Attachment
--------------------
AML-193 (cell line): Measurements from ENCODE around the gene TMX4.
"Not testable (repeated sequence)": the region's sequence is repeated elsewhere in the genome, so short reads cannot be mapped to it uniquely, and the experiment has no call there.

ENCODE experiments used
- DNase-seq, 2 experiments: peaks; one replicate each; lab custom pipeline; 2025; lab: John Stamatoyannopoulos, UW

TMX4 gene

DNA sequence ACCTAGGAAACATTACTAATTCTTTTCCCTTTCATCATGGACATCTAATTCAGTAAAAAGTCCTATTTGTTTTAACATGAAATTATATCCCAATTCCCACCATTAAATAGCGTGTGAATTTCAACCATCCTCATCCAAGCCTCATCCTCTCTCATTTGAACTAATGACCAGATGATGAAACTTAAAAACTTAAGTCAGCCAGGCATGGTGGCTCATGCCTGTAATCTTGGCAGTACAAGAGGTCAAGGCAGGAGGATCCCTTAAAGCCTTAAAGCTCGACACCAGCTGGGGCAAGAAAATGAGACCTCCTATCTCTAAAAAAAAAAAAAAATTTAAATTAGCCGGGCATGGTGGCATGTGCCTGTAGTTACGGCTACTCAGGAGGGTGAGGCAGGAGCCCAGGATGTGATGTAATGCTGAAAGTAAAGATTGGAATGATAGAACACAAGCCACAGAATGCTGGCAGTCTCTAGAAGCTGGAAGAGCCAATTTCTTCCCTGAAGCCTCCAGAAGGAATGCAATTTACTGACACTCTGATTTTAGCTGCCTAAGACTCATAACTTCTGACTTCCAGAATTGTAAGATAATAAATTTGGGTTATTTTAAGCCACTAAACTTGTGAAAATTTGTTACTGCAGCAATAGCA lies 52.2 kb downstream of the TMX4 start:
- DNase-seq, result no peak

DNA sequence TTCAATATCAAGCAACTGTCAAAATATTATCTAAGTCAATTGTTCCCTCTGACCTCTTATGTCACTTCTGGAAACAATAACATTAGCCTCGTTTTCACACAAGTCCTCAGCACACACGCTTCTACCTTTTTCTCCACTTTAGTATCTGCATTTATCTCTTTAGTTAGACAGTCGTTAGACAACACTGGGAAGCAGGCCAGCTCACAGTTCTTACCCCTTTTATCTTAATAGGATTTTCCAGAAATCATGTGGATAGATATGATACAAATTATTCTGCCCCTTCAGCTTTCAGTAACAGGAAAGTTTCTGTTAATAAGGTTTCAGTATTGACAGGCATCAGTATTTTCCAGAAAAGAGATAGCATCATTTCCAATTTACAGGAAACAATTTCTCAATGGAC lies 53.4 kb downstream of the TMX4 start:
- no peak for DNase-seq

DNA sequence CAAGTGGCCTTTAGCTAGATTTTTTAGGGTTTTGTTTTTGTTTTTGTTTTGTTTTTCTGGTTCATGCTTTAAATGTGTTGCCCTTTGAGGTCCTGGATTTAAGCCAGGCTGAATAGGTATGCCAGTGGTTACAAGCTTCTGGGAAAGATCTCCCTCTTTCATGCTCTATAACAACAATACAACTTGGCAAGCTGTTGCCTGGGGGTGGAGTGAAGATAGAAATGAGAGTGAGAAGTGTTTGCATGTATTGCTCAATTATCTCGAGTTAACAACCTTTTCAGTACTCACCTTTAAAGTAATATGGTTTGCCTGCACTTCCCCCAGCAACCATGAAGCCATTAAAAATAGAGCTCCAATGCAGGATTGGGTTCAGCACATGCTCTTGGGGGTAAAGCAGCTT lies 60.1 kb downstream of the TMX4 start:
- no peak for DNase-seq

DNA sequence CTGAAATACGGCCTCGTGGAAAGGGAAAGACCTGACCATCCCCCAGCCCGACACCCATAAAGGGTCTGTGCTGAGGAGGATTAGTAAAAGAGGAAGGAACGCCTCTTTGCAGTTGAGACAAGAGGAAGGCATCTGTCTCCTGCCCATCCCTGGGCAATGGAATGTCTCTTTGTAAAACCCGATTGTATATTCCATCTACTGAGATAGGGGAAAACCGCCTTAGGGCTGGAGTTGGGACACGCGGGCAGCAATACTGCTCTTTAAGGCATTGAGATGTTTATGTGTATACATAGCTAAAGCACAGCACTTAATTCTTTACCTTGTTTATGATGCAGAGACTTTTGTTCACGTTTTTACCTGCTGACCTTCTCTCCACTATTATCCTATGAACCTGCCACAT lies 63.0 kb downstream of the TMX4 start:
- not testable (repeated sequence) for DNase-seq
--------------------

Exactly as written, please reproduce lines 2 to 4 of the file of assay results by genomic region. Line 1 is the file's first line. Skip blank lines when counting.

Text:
"Not testable (repeated sequence)": the region's sequence is repeated elsewhere in the genome, so short reads cannot be mapped to it uniquely, and the experiment has no call there.

ENCODE experiments used
- DNase-seq, 2 experiments: peaks; one replicate each; lab custom pipeline; 2025; lab: John Stamatoyannopoulos, UW